According to Graham Bird, the interpretation and critique of Kant recently defended by John McDowell in his book Mind and World is “fundamentally mistaken” (Bird 1996: 219). Bird is not alone in holding this view; it is also shared by other prominent Kantians such as Henry Allison and Michael Friedman. All agree that the account McDowell provides of what he calls the “transcendental” side of Kant perpetuates unfortunate myths about the nature and implications of Kant's idealism, myths forcefully articulated by P. F. Strawson, and by Hegel more than a century earlier.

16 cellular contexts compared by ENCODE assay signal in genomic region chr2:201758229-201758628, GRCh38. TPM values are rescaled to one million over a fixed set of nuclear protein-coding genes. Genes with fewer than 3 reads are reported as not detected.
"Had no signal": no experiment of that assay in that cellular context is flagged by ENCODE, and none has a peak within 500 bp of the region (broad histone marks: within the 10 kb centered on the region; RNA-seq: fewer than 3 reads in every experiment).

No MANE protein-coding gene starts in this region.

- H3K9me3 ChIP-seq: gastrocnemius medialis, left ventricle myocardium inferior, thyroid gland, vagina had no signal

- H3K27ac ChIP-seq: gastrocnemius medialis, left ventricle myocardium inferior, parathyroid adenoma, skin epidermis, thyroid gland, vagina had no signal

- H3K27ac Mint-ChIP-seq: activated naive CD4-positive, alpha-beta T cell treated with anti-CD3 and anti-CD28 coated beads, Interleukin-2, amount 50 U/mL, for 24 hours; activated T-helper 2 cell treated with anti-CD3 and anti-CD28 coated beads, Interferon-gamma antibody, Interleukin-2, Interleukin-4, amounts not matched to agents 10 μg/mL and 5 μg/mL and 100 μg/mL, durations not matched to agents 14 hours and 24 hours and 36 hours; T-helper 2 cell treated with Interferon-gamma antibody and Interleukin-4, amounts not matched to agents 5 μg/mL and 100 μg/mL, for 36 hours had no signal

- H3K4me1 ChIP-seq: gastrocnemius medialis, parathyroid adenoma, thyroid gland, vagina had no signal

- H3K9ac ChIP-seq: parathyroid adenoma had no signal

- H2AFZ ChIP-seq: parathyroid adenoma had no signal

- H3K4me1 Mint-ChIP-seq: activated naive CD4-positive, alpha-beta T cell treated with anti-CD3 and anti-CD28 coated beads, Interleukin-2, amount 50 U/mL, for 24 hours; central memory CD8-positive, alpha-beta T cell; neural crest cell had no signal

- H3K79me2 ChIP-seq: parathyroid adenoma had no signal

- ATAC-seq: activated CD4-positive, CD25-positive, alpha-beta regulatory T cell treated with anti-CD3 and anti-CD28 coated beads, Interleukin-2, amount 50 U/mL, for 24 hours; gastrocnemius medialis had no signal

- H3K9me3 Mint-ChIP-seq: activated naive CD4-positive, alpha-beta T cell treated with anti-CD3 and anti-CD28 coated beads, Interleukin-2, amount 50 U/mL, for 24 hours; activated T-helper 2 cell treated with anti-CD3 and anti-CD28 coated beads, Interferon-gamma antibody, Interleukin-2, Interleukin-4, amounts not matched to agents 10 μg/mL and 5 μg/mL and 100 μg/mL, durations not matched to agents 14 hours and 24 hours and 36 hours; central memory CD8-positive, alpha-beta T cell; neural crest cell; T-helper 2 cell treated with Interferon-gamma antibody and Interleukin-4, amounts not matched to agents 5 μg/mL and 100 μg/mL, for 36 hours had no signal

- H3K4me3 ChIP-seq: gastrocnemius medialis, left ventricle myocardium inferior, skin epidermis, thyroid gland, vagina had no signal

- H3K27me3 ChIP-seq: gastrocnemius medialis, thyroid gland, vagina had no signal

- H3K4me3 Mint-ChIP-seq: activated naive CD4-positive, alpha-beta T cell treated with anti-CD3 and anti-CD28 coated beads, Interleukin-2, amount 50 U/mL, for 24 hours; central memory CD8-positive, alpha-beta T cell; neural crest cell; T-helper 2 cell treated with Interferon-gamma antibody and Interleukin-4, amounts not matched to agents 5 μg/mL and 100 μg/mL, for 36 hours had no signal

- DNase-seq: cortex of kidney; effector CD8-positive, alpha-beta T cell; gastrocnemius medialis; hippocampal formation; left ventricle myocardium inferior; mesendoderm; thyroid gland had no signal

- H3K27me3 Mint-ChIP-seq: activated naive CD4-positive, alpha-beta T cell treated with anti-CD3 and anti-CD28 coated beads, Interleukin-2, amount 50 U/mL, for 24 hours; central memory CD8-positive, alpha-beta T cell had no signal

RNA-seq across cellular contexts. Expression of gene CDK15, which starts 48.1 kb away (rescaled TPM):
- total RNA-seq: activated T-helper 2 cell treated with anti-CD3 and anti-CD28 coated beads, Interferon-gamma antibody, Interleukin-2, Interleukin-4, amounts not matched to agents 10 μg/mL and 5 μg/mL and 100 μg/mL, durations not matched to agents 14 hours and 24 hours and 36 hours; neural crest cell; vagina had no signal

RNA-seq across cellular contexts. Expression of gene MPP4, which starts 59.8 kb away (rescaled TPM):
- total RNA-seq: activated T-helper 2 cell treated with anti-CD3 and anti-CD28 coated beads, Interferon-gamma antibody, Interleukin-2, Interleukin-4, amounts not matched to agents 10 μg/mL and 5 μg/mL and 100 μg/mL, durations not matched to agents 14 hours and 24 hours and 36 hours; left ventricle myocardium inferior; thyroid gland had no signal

In the name of setting the record straight, Allison, Bird and Friedman undertake to defend Kant's idealism anew. The myths, they tell us, are products of misinterpretation. What is more, the myths can set us off on an unfortunate philosophical track, as is evident, they argue, in the case of McDowell. The myths can in other words encourage in us the misguided view not merely that there is something valid about the Hegelian critique of Kant, but also that there is something compelling or attractive about the Hegelian alternative. This explains why in the course of their efforts to correct misinterpretation, the Kantians in addition seek to convince us of the virtues of transcendental over absolute idealism. While Kant, they suggest, has the good sense to draw attention to the limits of our knowledge, Hegel seems intent upon persuading us to ignore them.